One thing that Zhong Ding instructors share is their willingness to work at their art; to sweat and strain until some measure of understanding comes. And it does come, even if it sometimes comes in the form of the realization that what is needed is less effort rather than more! As such they are worthy inheritors of Master Liang’s legacy.
Another shining example is Master Lau Kim Hong, who, throughout his more than five decades of martial arts study has never stopped, analyzing, researching and learning. He draws his knowledge not only from other taijiquan teachers and other martial artists, but also from experts in Chinese philosophy, medical doctors, and experts from a wide range of professions. Furthermore he is always willing to put his research to the test; whether it be on students, his martial arts peers or interested parties from other styles. Even though he is in his seventies Master Lau still travels as far as China to further his training and extend his knowledge.
Each of the teachers that I train with has not only mastered the essence of their art but through their own research and experience has made the art truly their own. This means that when they pass it on, they are also passing on not only the skills and expertise of their antecedents but also their own. In time, as we make these arts our own we will also be doing the same thus the art remains alive and relevant. At the risk of repeating, myself, however, I must stress that this process of making the art your own does not mean leaving out the bits you don’t like, don’t understand or simply believe to be irrelevant. Rather it is a long process of wrestling with the concepts, theories and practical techniques of the art; it is the daily struggle to not just understand the art intellectually but to actually “embody” it, make it a living, breathing part of you. In doing so the art becomes infused with your own character and physicality. If the art is one with a living tradition then it will have some parts that “speak” to you, that are directly relevant to the way that you understand and practice the art. There will be other parts that do not seem to resonate in the same way but this does not mean that they should be discarded and ignored for who knows how they will “speak” to the students to whom you pass the art.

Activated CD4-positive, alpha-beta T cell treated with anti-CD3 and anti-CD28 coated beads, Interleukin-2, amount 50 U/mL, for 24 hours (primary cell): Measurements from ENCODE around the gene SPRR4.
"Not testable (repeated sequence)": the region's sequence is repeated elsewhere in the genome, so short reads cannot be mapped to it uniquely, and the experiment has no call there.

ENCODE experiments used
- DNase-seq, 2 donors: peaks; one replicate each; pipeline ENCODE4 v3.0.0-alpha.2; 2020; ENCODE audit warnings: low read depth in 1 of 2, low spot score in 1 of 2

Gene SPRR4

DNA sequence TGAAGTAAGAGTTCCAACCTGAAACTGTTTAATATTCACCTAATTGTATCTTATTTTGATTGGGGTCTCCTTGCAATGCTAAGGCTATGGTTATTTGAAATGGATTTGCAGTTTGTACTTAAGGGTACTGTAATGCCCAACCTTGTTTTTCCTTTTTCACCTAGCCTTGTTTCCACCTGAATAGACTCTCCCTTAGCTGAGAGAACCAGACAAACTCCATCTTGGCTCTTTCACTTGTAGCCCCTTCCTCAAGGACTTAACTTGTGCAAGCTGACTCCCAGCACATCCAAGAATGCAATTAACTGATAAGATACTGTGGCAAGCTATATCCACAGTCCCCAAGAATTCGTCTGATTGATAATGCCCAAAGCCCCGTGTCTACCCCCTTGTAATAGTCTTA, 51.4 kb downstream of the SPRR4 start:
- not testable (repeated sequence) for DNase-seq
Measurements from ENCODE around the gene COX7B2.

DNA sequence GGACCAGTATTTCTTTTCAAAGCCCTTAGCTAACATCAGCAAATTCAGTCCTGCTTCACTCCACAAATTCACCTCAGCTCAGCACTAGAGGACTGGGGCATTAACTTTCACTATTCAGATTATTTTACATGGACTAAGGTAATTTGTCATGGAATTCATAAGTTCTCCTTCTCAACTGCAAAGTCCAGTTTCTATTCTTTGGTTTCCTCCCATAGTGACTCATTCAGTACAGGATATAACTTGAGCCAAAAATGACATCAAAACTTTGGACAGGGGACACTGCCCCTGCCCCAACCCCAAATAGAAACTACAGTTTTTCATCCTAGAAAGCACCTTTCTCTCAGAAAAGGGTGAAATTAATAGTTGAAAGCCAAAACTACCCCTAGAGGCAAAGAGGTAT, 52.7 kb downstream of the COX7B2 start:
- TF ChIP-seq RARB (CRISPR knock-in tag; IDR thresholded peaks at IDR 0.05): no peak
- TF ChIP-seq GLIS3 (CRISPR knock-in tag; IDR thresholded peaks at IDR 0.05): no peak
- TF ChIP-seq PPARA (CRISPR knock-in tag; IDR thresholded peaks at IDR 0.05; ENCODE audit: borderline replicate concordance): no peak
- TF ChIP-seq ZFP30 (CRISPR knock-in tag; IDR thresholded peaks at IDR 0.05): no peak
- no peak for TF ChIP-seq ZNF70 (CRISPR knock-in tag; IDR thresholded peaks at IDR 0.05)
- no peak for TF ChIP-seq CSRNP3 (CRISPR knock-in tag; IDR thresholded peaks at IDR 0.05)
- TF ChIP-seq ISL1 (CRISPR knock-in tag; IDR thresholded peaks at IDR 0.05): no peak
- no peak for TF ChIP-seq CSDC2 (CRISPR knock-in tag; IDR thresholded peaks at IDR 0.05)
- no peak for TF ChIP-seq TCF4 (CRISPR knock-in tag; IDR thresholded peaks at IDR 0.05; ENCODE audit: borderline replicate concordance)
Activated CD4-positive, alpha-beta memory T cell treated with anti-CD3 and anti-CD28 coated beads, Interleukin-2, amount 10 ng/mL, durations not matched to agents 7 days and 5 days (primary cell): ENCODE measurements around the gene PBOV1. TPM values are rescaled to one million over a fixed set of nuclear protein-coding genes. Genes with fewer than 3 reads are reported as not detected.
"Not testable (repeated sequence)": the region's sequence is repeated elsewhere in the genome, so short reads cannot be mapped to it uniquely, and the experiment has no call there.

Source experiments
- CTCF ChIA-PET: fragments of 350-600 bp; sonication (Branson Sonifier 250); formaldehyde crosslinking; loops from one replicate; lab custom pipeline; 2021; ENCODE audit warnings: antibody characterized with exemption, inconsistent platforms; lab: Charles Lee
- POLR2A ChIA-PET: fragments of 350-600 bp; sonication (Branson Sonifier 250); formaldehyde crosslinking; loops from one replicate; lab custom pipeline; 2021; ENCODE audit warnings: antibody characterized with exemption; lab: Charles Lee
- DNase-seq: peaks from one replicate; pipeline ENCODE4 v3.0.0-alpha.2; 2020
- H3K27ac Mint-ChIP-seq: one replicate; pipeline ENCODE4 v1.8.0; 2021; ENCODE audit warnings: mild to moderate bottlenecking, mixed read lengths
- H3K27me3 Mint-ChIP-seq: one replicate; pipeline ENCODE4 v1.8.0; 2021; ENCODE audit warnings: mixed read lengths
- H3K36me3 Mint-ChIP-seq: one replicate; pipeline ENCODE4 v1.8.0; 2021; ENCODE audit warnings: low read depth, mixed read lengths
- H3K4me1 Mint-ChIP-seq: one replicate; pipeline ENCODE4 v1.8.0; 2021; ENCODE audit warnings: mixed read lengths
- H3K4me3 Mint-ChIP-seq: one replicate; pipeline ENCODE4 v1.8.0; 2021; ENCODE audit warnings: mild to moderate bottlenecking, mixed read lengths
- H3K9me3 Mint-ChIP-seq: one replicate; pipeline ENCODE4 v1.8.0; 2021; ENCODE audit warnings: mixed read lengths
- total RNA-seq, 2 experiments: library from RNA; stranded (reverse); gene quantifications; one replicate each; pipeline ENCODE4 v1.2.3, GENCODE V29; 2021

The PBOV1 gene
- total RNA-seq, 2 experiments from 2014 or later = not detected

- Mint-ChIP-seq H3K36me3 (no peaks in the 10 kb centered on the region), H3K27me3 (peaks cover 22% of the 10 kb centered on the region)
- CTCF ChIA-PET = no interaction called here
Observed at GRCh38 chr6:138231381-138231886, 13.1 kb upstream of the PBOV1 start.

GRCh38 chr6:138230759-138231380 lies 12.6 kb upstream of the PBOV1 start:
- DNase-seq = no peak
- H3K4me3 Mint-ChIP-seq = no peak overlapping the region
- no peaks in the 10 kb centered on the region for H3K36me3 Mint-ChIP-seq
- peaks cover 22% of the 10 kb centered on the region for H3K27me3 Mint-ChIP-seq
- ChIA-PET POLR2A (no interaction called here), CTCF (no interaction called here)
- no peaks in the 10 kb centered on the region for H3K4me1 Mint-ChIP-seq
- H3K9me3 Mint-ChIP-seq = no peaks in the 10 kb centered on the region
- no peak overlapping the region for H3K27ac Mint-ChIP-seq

If we take our own Zhengzi taijiquan as an example, it is worth noting that Zheng Manqing was the only one of Yang Cheng Fu’s students who went on record as stating that Master Yang constantly emphasized the concept of “song”. Indeed if you look at Yang Cheng Fu’s Ten essential of Taijiquan, there is only one reference to “song” and that is in regard to the waist. What this suggests to me is that “song” was what Master Zheng required the most! Now in his teachings Zheng Manqing emphasized “song” and that has left us with a legacy of knowledge and practice which develops a very useful taijiquan skill.
If we continue our research into Master Zheng’s teachings we find that in the US he did not emphasise rooting, instead his teachings focused on yielding without neutralizing. We can speculate as to why this might have been so. I feel that the argument that this was what he felt his Western students most needed, is a valid one. Robert Chukrow, who not only trained with Master Zheng but also with his student William Chen and then with a mainstreamYang style teacher, discusses this in his The Tai Chi Book (ISBN: 1-886969-64-7) published by YMAA. This was not what he taught to his students in Taiwan nor was it the way he taught. This is not to suggest that Master Zheng was holding back from his students in the US but rather that he was adjusting his teachings to what was appropriate in their specific social and cultural context.
The practical ramifications of this for those of us who are trying to get to the essence of Master Zheng’s art is that we have to look at where it came from and where it went to “across the board” not just in one specific, localized area. It is fair to say that almost all of the study and training I have done during the past twenty years has been directed by this aim. On the way I have explored a number of different style or approaches to taijiquan, several different Shaolin arts, wrestling arts, weapons-based arts and arts unique to the Nanyang region where our Malaysian Zhengzi taijiquan reached its maturity.